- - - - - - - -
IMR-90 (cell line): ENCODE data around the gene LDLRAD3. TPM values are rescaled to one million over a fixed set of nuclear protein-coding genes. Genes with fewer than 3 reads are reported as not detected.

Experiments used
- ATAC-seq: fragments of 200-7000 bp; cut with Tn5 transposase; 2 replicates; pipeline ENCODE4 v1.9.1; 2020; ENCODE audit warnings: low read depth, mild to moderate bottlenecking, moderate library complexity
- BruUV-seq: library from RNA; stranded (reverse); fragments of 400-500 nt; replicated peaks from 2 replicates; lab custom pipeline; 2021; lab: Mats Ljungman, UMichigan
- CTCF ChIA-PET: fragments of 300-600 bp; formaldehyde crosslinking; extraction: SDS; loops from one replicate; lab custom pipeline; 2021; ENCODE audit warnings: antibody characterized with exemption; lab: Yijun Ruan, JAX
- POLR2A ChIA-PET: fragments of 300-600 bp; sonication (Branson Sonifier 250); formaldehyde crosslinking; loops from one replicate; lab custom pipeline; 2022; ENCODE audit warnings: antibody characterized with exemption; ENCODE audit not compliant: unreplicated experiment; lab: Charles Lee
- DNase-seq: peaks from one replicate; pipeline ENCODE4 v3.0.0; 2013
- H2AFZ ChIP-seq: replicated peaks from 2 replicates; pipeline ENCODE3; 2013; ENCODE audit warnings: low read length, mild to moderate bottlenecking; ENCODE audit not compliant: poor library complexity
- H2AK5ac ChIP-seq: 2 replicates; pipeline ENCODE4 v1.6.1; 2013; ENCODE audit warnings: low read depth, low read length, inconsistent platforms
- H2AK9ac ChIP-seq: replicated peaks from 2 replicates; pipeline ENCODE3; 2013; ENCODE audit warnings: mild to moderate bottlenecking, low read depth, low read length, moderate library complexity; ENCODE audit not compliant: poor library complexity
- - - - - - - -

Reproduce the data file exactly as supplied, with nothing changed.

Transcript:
IMR-90 (cell line): ENCODE data around the gene LDLRAD3. TPM values are rescaled to one million over a fixed set of nuclear protein-coding genes. Genes with fewer than 3 reads are reported as not detected.

Experiments used
- ATAC-seq: fragments of 200-7000 bp; cut with Tn5 transposase; 2 replicates; pipeline ENCODE4 v1.9.1; 2020; ENCODE audit warnings: low read depth, mild to moderate bottlenecking, moderate library complexity
- BruUV-seq: library from RNA; stranded (reverse); fragments of 400-500 nt; replicated peaks from 2 replicates; lab custom pipeline; 2021; lab: Mats Ljungman, UMichigan
- CTCF ChIA-PET: fragments of 300-600 bp; formaldehyde crosslinking; extraction: SDS; loops from one replicate; lab custom pipeline; 2021; ENCODE audit warnings: antibody characterized with exemption; lab: Yijun Ruan, JAX
- POLR2A ChIA-PET: fragments of 300-600 bp; sonication (Branson Sonifier 250); formaldehyde crosslinking; loops from one replicate; lab custom pipeline; 2022; ENCODE audit warnings: antibody characterized with exemption; ENCODE audit not compliant: unreplicated experiment; lab: Charles Lee
- DNase-seq: peaks from one replicate; pipeline ENCODE4 v3.0.0; 2013
- H2AFZ ChIP-seq: replicated peaks from 2 replicates; pipeline ENCODE3; 2013; ENCODE audit warnings: low read length, mild to moderate bottlenecking; ENCODE audit not compliant: poor library complexity
- H2AK5ac ChIP-seq: 2 replicates; pipeline ENCODE4 v1.6.1; 2013; ENCODE audit warnings: low read depth, low read length, inconsistent platforms
- H2AK9ac ChIP-seq: replicated peaks from 2 replicates; pipeline ENCODE3; 2013; ENCODE audit warnings: mild to moderate bottlenecking, low read depth, low read length, moderate library complexity; ENCODE audit not compliant: poor library complexity